Murchison meteorite

Author
by Ursula
Publish date
5 December 2011
Comments
Comments (5)

Ursula Smith works in the natural sciences collections at Museum Victoria. Though a palaeontologist by training she finds all the collections fascinating and swings between excitement at all the cool stuff in them and despair at the lack of time to look at it all.

I’ve been asking the people who work with MV collections what some of their favourite items are, starting with Dermot Henry, the Manager of the Natural Sciences Collections.

Dermot's speciality is geology and he’s looked after the geosciences collections for many years. When asked what his favourite item was he took care to tell me that he didn’t have a favourite because there are so many fascinating objects, but when pressed he picked the Murchison meteorite as "probably the most famous and scientifically important rock in the collections."

The Murchison meteorite is one of 16 meteorites known from Victoria, and is rare in that it was actually observed falling, rather than just being found on the ground, so it came to scientists fresh (other than some surface dirt from falling into mud and cowpats and the like). It exploded in the atmosphere over Murchison, Victoria, about 160km north of Melbourne, on 28 September, 1969 and fell over an area around 35km2. So when we talk about 'it' we’re really talking about lots of broken pieces of a single object.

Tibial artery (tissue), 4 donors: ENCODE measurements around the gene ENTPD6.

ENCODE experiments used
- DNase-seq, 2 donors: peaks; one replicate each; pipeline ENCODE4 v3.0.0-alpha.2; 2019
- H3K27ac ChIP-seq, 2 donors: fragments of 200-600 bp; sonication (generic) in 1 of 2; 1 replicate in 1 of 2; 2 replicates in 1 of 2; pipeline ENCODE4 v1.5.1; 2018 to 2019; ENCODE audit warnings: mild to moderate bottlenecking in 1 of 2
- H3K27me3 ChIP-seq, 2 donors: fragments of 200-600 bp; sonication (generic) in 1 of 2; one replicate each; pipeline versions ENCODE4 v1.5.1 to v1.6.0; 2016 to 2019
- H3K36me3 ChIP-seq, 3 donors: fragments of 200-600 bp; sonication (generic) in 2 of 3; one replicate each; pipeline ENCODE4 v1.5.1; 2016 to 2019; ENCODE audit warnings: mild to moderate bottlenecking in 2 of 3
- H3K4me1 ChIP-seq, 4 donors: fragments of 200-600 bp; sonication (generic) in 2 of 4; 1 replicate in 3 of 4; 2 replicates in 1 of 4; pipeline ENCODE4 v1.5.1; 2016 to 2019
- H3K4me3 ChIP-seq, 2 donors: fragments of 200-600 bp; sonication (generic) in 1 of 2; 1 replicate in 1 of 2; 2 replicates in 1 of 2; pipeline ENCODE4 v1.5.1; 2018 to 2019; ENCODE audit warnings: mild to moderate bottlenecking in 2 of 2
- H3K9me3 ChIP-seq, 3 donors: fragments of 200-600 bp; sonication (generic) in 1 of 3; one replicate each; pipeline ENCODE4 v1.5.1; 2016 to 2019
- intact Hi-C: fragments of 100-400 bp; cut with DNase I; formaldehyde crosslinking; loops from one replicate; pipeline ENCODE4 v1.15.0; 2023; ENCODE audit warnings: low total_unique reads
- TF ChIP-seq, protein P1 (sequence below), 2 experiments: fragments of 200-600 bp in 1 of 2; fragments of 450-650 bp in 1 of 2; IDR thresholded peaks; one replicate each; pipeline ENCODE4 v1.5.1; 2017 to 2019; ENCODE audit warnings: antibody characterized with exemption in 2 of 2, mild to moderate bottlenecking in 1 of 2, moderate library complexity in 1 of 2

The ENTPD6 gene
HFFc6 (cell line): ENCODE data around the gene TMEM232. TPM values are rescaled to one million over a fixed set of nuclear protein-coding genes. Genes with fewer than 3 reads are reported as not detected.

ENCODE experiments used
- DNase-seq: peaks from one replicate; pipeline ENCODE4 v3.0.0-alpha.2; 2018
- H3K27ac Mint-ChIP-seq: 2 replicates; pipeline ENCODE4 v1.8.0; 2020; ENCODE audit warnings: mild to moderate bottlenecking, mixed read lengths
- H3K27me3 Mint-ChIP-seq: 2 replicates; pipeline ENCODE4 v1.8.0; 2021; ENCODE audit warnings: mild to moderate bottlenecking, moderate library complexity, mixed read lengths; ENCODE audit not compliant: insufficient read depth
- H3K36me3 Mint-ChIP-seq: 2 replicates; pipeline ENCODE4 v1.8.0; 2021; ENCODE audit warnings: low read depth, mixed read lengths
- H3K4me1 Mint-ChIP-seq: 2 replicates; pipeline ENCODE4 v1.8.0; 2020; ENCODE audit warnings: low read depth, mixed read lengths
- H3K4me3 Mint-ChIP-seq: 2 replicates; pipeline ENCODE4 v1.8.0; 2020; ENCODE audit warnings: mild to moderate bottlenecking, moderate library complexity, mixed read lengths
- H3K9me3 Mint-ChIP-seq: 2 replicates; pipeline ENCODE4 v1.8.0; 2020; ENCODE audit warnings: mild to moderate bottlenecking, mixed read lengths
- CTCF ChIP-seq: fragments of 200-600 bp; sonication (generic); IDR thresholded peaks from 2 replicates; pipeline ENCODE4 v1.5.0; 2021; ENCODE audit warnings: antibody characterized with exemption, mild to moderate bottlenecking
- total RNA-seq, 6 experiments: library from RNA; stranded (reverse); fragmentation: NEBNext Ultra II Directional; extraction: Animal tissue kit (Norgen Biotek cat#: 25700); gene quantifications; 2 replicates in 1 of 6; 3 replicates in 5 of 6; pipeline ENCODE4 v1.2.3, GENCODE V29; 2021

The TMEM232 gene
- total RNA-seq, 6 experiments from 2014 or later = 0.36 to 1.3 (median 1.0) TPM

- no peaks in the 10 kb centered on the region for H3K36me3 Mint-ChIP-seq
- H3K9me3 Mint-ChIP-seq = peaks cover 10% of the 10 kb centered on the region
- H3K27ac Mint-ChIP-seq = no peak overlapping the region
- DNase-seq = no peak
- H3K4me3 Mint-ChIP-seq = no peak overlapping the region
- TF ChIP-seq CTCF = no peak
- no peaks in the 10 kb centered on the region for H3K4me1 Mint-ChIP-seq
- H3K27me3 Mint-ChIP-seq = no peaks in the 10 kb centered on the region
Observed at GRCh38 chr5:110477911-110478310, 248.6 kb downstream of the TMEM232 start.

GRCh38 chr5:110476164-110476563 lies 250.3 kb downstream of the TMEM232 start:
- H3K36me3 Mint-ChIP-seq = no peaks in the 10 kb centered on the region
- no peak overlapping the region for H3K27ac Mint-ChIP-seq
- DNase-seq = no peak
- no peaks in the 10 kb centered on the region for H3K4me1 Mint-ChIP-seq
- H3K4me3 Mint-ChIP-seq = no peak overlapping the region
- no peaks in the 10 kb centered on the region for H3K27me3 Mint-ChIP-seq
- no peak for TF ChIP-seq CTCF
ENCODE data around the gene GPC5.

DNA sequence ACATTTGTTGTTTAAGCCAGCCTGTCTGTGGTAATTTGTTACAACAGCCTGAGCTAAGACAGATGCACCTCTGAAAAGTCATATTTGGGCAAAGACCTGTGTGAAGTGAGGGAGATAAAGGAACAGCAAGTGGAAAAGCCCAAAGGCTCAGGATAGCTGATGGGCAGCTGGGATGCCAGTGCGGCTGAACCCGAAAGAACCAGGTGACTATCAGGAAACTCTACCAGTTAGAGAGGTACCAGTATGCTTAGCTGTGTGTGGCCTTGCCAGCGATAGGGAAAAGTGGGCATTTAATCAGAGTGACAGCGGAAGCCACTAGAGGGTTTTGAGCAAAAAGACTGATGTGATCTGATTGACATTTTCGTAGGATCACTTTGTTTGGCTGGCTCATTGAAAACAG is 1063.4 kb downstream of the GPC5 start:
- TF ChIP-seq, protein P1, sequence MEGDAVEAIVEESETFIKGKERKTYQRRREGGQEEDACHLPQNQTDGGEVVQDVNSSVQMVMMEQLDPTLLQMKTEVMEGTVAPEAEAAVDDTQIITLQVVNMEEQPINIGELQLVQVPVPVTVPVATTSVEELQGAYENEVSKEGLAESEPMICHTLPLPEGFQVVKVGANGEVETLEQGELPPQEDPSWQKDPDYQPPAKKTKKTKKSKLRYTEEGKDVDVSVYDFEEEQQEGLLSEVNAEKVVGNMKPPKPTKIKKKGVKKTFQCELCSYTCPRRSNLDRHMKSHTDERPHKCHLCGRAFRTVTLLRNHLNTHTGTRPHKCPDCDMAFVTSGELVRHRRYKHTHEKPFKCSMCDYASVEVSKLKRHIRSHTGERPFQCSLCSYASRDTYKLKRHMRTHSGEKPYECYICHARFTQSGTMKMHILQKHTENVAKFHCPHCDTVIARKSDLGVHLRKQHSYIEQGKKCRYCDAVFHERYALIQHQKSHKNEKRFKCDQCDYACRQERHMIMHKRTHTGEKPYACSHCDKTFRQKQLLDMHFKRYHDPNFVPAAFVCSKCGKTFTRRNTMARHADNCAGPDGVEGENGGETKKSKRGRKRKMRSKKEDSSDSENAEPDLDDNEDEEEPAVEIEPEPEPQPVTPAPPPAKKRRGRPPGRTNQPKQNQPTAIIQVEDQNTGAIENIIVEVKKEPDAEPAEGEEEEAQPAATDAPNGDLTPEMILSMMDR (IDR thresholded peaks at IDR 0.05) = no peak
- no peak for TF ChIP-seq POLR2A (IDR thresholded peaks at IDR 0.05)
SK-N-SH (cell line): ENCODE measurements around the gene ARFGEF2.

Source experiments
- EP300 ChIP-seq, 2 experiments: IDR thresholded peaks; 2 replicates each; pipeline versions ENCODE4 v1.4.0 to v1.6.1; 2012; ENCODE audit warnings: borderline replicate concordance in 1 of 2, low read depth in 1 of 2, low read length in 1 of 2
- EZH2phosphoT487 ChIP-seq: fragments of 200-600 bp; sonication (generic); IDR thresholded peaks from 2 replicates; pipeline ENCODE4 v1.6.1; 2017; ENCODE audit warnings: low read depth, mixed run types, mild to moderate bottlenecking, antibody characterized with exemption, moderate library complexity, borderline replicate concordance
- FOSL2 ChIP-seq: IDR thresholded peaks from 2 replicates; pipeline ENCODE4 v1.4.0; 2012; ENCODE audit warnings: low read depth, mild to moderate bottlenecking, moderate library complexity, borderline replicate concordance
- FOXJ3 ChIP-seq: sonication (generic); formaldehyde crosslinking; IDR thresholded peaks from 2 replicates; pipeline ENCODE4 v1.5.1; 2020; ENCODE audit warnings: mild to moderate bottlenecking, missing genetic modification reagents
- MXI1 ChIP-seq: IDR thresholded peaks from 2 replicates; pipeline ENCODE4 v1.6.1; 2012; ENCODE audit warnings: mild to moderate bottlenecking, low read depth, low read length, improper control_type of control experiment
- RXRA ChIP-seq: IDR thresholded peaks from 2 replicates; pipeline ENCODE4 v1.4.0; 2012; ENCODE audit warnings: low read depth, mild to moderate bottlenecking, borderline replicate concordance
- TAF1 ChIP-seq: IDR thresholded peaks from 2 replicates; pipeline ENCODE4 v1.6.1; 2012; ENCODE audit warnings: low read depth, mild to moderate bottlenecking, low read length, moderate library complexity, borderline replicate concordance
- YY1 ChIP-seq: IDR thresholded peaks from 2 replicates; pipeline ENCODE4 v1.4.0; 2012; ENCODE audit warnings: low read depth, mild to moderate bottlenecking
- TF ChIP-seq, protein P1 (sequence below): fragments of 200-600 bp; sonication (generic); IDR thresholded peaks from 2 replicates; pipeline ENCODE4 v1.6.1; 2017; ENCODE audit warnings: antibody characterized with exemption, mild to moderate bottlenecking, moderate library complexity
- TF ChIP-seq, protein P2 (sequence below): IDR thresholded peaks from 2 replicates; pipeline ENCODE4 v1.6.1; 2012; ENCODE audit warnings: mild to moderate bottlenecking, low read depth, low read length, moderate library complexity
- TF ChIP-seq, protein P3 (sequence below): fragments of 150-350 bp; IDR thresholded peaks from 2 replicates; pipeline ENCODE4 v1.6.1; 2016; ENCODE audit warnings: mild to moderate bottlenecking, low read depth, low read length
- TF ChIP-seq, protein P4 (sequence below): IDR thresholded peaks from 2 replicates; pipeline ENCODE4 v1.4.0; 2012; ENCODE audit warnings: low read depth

Geology exhibition display Display in Dynamic Earth.
Image: Ursula Smith
Source: Museum Victoria
 

These pieces are on display in Dynamic Earth and are just a very small portion of what was collected. The largest piece found weighed nearly 7kg though many more were just a few grams each. In total, around 100kg was collected and over 80kg of that made it into science collections. While a lot of the material went overseas (mostly to the Field Museum in Chicago who have nearly 52kg and the Smithsonian in Washington DC who have nearly 20kg) some remained in Australia. Over 7kg stayed at the University of Melbourne and much of this was later donated to Museum Victoria. We have about 3.5kg and only the largest pieces that are on display; we also have lots of smaller pieces.

Drawer containing pieces of Murchison meteorite Drawer containing pieces of Murchison meteorite.
Image: Ursula Smith
Source: Museum Victoria
 

Most of the pieces of rock in this drawer are parts of the Murchison meteorite (though not the big rock on the right – that’s actually a different meteorite of a similar type called Rainbow that was found in Victoria in 1994). Opening the sealed tubes, you can still smell, very faintly, what Dr. John Lovering from the University of Melbourne who organised the collection of the meteorite pieces in 1969 described as "just like methylated spirits – very strong". This was the first indication that the meteorite he was looking at was a rare type called a carbonaceous chondrite. Unlike more common rocky meteorites, a carbonaceous chondrite is packed full of organic molecules and a lot of water; this one is eight per cent water.

The year after it was collected, papers began to appear in scientific journals describing the chemical composition of the meteorite and excitement about its scientific significance began to grow. A paper in the journal Nature describing the discovery of amino acids of extra-terrestrial origin in the meteorite made, if you’ll pardon the pun, quite an impact, and was widely covered in the press, even making it into Time Magazine. Papers are still being published on it – one came out in August this year in the Proceedings of the National Academy of Sciences, and a new chromium sulfide mineral, Murchisite (Cr5S6), was just reported in American Mineralogist.